TSP

Whether you’re a buy-and-hold strategic investor, or a tactical investor that moves his or her allocation around, it’s critical to stick to your process or consult with an advisor rather than make moves based on emotion or narratives of the day.

Lyn Alden

Santa has been kind to the TSP this year, and December has so far held up to its reputation as a relatively benign and positive month for markets, statistically speaking.

Last week, the S&P 500 which the C Fund tracks ended at new all-time highs and breached 3,200 for the first time.

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Chart Source: CNBC

The small-cap stock index that the S Fund tracks finally reached new all-time highs as well:

Chart Source: CNBC

The MSCI EAFE index, that the I Fund currently tracks, is still down from its all-time highs from 2007, and below its more recent 2018 highs:

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Chart Source: CNBC

The I Fund’s underperformance is due to a variety of factors including lower equity valuations, slower growth rates, and the fact that the dollar has strengthened against the euro, yen, and many other currencies considerably since those peaks.

Some analysts expect that international stocks are likely to outperform U.S. stocks in the 2020’s decade, and these periods of outperformance do tend to go back and forth over time, but whether that will happen or not is yet to be seen. Investors should keep in mind that maintaining a globally-diversified portfolio can reduce overall volatility and geographic risk.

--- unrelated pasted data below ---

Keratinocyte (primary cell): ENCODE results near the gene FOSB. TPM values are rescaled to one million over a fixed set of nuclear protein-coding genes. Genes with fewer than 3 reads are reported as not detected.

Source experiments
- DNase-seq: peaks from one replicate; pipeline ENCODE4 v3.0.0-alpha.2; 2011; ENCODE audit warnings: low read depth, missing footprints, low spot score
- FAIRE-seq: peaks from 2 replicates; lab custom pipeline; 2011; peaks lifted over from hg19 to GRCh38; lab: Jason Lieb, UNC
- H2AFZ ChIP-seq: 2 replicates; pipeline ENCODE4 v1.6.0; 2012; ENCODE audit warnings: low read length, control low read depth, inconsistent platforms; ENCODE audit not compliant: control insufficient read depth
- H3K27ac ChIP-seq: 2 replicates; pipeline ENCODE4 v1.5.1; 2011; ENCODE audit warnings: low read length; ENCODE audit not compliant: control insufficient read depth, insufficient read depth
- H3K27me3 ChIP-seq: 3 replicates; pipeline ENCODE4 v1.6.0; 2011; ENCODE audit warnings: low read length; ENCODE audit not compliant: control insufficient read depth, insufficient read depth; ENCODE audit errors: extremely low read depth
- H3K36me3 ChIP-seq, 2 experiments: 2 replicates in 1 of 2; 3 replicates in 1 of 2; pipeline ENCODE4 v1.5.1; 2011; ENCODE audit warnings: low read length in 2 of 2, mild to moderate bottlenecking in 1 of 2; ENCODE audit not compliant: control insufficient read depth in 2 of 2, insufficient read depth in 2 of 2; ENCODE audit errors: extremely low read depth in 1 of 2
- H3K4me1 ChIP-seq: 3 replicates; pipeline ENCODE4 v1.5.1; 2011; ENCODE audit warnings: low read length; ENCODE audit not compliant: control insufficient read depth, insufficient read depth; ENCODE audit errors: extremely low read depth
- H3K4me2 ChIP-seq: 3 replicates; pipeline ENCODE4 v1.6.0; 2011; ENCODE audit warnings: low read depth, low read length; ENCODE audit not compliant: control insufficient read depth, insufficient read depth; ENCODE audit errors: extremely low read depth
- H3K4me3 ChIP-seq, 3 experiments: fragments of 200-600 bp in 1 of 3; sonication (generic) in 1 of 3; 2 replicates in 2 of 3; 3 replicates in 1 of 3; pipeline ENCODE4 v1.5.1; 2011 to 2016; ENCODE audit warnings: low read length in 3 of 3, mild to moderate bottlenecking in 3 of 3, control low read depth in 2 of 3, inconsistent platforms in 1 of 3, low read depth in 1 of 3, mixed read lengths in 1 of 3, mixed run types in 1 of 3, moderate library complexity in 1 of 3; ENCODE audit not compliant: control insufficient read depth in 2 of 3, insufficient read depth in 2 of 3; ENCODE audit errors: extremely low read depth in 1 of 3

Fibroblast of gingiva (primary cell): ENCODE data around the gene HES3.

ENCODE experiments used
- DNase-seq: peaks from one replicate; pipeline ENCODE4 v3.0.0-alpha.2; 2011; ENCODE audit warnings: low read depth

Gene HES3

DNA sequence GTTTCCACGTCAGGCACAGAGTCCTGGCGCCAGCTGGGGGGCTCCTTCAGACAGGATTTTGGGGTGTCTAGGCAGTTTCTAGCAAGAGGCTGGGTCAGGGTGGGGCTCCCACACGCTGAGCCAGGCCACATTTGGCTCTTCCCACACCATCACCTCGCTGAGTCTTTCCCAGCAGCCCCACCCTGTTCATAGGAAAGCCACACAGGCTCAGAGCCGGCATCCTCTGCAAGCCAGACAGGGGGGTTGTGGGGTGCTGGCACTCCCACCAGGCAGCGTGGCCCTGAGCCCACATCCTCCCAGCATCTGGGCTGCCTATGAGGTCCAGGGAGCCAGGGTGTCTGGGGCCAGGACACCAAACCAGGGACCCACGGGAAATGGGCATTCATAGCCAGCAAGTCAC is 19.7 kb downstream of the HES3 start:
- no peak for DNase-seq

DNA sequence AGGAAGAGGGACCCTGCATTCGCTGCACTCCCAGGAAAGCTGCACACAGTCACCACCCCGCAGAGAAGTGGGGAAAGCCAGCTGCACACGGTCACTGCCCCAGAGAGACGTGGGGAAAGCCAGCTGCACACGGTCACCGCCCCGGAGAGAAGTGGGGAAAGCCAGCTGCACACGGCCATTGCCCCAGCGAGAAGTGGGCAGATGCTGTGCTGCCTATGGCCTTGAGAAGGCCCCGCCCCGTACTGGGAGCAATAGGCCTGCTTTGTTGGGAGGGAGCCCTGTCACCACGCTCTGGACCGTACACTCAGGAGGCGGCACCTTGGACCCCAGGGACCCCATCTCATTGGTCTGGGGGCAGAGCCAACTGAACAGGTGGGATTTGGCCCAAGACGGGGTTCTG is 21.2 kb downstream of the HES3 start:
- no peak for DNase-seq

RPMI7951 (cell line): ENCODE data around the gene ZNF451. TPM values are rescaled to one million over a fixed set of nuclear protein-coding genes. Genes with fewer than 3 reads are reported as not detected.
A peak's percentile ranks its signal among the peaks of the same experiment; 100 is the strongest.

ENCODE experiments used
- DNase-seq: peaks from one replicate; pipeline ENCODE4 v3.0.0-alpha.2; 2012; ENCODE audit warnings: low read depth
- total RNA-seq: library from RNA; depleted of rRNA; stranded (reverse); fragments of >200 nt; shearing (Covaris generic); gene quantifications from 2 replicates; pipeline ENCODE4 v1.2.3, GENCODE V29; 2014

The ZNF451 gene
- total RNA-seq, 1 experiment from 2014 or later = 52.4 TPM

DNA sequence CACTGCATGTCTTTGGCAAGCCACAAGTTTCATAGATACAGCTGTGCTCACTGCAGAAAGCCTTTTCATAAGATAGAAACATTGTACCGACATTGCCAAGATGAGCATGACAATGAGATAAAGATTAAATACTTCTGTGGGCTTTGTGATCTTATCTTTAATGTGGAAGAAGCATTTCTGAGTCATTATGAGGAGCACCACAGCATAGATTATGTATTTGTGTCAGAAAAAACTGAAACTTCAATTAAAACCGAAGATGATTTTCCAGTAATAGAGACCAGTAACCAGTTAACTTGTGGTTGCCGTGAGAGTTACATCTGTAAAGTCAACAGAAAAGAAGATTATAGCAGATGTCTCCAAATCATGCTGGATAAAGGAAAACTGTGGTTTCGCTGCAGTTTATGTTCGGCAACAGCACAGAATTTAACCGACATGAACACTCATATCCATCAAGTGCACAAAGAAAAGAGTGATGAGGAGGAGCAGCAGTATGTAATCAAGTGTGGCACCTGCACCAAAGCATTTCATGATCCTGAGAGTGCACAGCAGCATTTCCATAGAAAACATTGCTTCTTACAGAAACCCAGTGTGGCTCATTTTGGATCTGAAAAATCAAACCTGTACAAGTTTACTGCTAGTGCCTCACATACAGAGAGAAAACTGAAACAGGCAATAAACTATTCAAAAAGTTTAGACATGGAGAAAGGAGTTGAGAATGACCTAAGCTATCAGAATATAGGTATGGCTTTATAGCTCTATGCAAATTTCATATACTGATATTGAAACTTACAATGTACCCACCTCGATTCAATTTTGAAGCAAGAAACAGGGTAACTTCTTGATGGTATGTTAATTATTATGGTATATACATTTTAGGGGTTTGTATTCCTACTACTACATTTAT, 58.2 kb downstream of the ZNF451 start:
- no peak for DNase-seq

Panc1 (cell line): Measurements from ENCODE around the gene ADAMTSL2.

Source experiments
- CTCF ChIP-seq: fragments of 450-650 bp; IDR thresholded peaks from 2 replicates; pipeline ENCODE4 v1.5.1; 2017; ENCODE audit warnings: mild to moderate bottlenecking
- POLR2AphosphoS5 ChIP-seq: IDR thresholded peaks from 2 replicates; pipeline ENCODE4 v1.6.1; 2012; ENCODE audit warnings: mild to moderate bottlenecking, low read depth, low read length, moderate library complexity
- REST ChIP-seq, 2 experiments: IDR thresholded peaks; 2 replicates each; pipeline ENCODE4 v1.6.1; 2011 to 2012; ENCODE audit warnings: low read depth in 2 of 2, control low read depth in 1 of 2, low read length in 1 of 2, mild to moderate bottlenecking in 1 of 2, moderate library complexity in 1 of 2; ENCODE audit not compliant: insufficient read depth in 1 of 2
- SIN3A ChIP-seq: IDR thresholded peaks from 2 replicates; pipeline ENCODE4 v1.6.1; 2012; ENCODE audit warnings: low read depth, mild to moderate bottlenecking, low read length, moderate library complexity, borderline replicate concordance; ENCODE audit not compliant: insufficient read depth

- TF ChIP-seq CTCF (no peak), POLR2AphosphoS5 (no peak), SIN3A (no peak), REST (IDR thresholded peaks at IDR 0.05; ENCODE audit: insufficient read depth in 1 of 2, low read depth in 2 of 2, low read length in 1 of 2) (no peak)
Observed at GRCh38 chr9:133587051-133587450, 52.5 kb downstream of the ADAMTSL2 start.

U.S. equities are becoming increasingly expensive based on most valuation metrics. With interest rates very low, the trade dispute between the United States and China at least on hold for now, and considerable liquidity stimulus from the Federal Reserve in recent months, it has become a “Goldilocks” investing environment.

However, the total valuation of the U.S. stock market has considerably outpaced its normal ratio to U.S. GDP and U.S. broad money supply:

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Chart Source: St. Louis Fed

It’s important not to chase returns or modify your investment strategy based on emotion. Whether you’re a buy-and-hold strategic investor, or a tactical investor that moves his or her allocation around, it’s critical to stick to your process or consult with an advisor rather than make moves based on emotion or narratives of the day.

Another key risk is that despite U.S. markets making new all-time highs, economic indicators continue to indicate potential weakness. GDP growth forecasts for this quarter and next are lower than they were a couple years ago, S&P 500 earnings are flat in 2019 compared to 2018, and metrics that measure industrial production, construction spending, and other areas of the economy have been sluggish.

The new year is always a good reminder to consider re-balancing back to your target allocation, and more broadly for re-examining your asset allocation targets to make sure that your risk level is correct for your situation.

Rebalancing is something that the TSP Lifecycle funds to automatically, so that when one sector outperforms and grows, part of that is sold and reinvested in lower performing (cheaper, for now) areas. This forces the investor to sell high and buy low without emotion getting in the way.

Read more on the Pros and Cons of the TSP Lifecycle Funds

Lyn Alden is a financial writer and an engineer, and holds a bachelor’s in engineering and a master’s in engineering management, with a focus on financial modeling and resource management. She specializes in analyzing and presenting financial data. Her investment work can be found on LynAlden.com.